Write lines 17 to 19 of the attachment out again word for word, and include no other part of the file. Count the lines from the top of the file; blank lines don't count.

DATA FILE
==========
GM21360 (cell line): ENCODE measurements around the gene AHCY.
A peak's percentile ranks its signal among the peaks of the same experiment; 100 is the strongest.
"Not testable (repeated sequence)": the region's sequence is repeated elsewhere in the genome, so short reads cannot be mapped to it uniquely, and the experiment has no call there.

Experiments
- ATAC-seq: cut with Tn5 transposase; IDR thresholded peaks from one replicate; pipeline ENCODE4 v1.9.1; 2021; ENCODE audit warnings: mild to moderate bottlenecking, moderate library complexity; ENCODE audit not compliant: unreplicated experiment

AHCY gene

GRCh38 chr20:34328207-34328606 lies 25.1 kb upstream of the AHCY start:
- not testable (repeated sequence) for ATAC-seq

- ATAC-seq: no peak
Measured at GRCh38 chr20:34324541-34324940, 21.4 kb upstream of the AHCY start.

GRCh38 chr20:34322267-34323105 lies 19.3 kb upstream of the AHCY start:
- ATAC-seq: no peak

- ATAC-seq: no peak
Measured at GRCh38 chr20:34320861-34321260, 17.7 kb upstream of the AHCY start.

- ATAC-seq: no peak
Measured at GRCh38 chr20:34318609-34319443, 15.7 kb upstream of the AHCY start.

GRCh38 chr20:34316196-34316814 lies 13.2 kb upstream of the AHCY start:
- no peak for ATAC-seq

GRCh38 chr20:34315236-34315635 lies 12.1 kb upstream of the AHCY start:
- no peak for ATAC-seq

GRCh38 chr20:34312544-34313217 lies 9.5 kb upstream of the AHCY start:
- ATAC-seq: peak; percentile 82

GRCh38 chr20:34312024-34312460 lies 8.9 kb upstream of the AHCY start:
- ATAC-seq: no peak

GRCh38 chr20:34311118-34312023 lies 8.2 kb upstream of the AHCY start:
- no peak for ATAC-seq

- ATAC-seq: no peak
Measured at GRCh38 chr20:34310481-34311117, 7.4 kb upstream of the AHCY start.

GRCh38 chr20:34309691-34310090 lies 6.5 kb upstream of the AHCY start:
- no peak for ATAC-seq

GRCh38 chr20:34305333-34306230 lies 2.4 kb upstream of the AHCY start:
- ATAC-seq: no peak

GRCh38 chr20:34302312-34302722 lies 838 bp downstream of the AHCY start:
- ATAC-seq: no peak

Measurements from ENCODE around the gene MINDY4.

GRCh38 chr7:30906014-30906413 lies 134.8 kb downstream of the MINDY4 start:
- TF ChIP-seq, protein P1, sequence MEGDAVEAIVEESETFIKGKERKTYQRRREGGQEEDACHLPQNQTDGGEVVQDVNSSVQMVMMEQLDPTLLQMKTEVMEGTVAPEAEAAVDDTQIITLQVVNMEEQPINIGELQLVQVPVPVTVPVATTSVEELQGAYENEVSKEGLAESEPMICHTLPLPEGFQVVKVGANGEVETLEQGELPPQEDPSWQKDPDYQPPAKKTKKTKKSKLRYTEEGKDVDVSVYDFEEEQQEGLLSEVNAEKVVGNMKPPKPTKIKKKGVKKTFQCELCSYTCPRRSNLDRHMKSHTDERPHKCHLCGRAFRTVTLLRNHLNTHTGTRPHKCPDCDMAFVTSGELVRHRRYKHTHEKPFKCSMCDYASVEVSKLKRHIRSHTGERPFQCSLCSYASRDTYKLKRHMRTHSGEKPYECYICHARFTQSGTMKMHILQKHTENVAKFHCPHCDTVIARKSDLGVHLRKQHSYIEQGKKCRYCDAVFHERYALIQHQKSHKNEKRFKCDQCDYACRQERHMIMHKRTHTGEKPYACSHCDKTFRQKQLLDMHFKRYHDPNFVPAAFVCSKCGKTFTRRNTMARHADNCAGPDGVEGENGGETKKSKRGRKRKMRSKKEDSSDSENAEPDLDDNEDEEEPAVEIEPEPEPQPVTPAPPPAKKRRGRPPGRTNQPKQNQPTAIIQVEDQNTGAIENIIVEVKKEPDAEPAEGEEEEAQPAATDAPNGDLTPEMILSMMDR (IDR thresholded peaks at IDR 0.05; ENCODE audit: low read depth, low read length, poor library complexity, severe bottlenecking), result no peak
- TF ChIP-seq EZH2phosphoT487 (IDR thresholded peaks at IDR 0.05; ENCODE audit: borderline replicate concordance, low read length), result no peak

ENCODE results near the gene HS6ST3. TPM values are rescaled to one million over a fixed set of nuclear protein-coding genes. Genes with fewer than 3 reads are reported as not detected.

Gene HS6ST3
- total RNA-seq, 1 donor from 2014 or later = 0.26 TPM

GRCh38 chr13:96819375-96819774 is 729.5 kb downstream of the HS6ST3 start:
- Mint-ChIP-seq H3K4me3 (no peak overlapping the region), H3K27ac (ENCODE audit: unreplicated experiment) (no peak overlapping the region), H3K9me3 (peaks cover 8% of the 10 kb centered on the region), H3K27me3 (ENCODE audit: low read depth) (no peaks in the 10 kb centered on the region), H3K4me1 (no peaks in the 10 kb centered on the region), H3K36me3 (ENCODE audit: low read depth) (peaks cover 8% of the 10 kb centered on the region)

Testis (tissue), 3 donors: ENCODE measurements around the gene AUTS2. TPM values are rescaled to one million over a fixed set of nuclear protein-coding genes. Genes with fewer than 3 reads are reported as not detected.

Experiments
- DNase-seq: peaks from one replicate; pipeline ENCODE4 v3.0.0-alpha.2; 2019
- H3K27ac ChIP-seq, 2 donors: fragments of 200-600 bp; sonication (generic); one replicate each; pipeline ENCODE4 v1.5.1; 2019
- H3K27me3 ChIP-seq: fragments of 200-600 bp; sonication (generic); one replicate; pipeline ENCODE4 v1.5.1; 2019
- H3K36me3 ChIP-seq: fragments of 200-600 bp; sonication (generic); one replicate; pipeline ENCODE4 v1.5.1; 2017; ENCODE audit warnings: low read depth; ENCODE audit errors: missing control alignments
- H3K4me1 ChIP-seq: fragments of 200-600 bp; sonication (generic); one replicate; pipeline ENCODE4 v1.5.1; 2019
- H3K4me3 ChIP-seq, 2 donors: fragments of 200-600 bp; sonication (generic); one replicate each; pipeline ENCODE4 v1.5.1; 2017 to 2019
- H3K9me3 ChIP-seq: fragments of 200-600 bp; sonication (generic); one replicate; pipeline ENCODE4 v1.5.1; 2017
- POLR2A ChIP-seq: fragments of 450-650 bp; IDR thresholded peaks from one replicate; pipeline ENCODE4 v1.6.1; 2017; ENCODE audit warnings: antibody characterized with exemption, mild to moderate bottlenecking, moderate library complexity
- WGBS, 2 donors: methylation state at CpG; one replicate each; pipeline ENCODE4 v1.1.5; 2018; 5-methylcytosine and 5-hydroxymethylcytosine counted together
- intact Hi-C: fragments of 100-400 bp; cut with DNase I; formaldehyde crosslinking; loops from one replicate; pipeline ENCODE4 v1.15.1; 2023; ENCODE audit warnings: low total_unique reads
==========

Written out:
GRCh38 chr20:34316196-34316814 lies 13.2 kb upstream of the AHCY start:
- no peak for ATAC-seq

GRCh38 chr20:34315236-34315635 lies 12.1 kb upstream of the AHCY start: